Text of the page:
Sunday April 3, 2011

Community 

 

Plowing Forward

The 89th Annual Chilliwack Plowing Match a sodden affair

Staff Report/Voice file photo

 


George Bowen from Lynden Washington with his two draft horses, Mike and Pat. Bowen will be competing once again in the Lynden Plowing Match in two-weeks with judging from Chilliwack's Pierre Sache.

 

 

t was rainy and muddy but the tiller men seemed to be unfazed by the inclement weather as they pushed ahead in Chilliwack's 89th Annual Plowing Match on Saturday.

George Bowen is from just outside of Lynden, Washington. Each year Bowen comes up to Chilliwack for the Plowing Match with his two gentle giants, Pat and Mike.

"They come up every year," said Bowen referring to his draft horses. "This is kind of the first outing of the season for them and then we'll be plowing at the Lynden match two-weeks from now."

"On days off they kind of hang around the pasture, but on weekends when I'm done my job I use them in field work."

Just looking at Bowen you'd think he's a farmer, but this isn't the case. During the week, Bowen is a banker and does his plowing with a pencil. On weekends he's with his horses in the field.

"I'm a banker," said Bowen with a laugh. "This is what I really enjoy doing and we've got a farm so I use them on the farm and we just got done doing a lot of harrowing to get them in shape, that kind of thing. It was wet and a little muddy, but we're happy with it."

After heavy rains the night before, Saturday was demanding plowing in the muck. "It was tough on the horses," said one plowman.

Prizes for plowmen were modest, with $50 for a first place finish down to $20 for 4th place.

Match organizer, Pierre Sache, told The Voice in an e-mail that he'll be one of the judges at the Lynden Washington Plowing Match which is slightly younger in age than Chilliwack's and originally, they sent people up to learn how Chilliwack's Plowing matches were run.

Contestants have an one-and-a-half hours to finish their plots and points are assessed for straightness of rows, how the rows are furrowed in relation to the crown. Judging is also based on covering weeds, firmness and packing and just general appearance of the plowed plots.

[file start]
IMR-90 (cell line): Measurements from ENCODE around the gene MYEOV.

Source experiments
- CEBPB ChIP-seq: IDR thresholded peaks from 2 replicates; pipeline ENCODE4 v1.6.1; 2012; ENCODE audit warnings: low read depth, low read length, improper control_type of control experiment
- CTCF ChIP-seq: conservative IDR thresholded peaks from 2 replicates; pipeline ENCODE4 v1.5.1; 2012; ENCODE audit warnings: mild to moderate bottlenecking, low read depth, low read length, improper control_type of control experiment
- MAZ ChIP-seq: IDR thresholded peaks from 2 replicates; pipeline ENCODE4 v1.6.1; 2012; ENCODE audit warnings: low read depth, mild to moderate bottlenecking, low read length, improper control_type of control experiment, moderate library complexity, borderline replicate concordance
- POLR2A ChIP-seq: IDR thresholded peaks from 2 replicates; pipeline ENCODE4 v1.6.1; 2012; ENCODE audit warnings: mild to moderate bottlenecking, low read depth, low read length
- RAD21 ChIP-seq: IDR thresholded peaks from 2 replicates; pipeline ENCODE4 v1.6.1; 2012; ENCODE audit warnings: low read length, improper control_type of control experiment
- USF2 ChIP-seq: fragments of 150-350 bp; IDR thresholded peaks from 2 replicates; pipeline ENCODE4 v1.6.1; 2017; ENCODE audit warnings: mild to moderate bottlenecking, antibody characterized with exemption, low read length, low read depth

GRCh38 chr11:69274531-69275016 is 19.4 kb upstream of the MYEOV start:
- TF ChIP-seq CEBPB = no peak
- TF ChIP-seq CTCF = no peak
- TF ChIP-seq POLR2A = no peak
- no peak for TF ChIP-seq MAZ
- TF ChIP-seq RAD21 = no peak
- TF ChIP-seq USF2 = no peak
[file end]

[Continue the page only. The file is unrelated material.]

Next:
Good plowing is a the land's best friend and when famers prepare seed beds they are also working to control weeds which are mulched into organic matter which in turn increase the soils ability to retain water.

An interesting aside, is that the oldest known plow dates back to 2000 BC and through the eons, farmers who plow the land belong to a specific fraternity and have always shared a common bond of friendship.

When fields are properly plowed and furrowed rows are turned over at the proper angle then a "furrow comb" is created which then makes for a good seed bed and slows the wind overtop of the fields which in turn reduces soil erosion and helps stop the soil from being blown away.

Winners of the 89th Annual Plowing match are as follows and thanks to Pierre Sache for the result information below.

BC Senior Championship

1st Gene Sache - Rosedale

2nd Shane Thompson - Chilliwack

3rd Adam Sache - Chilliwack

 

BC Reversible Championship

1st Francis Sache - Rosedale

 

BC Junior Championship

1st Andrew Graham - Abbotsford

2nd Philip Graham - Abbotsford

3rd Lindsey Dirks - Abbotsford

 

Chilliwack Antique Tractor Class

1st Gerry Norrish - Chilliwack

2nd Brent Holcik - Chilliwack

3rd Dave Barker - Keremeos

 

Sue Attrill, Councillor of Chilliwack won the Mayors Class.

Ken Bates won the sulky class for horses.

Denis Ryan won the walking plow class.

 

See more photos below.

 

Copyright (c) 2011 The Valley Voice

 

 

 

 

 

 

 

 

 

 

 

 

 

 

 

 

 

 

 

 

 

 

 

The end of the gallery. Thanks for looking. Return to the main page here.